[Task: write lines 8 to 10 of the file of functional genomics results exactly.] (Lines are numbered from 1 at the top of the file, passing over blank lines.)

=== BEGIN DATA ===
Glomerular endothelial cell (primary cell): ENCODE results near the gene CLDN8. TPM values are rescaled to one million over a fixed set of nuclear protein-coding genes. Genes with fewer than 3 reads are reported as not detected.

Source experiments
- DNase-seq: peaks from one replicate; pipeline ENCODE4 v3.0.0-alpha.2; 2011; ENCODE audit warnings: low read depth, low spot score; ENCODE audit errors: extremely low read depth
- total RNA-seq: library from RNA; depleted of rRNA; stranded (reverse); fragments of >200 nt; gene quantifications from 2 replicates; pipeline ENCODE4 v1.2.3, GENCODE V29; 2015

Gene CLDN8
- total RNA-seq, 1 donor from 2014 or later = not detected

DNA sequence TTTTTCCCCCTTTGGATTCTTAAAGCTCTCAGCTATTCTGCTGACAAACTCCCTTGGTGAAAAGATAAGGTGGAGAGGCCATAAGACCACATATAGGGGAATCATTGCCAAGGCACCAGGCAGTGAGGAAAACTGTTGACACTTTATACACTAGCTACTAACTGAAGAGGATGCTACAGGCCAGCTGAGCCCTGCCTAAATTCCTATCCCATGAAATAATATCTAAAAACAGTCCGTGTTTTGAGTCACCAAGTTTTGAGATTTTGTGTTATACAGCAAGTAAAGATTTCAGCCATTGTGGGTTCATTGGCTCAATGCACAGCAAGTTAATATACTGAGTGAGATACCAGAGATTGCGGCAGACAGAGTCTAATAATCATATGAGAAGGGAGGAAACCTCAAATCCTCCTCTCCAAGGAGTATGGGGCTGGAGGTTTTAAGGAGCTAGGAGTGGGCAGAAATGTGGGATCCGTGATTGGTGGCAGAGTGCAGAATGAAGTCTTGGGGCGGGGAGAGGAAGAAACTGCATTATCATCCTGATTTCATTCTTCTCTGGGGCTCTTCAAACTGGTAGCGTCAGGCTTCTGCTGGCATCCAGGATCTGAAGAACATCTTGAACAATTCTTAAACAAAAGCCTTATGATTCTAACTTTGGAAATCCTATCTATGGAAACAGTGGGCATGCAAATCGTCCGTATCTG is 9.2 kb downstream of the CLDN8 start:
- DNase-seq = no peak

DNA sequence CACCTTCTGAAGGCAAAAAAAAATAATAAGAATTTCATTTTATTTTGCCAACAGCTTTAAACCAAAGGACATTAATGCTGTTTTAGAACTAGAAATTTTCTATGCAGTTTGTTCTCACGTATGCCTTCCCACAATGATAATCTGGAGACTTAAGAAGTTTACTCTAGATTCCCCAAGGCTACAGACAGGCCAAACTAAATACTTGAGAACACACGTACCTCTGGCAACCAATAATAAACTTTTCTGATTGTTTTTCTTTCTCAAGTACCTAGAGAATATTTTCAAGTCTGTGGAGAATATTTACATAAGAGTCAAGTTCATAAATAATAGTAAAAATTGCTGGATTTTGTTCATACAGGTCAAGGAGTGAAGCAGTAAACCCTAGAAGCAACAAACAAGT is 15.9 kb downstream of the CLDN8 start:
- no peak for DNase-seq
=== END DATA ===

- DNase-seq = no peak

DNA sequence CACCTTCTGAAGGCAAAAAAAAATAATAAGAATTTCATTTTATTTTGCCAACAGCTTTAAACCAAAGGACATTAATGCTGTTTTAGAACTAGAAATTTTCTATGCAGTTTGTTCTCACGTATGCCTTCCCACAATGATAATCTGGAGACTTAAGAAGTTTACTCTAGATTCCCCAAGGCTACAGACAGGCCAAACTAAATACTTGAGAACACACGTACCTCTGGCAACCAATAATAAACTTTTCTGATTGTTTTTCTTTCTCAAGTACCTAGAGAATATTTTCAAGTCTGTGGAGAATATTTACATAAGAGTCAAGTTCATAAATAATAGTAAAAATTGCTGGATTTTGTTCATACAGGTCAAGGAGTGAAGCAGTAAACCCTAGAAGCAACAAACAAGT is 15.9 kb downstream of the CLDN8 start:
- no peak for DNase-seq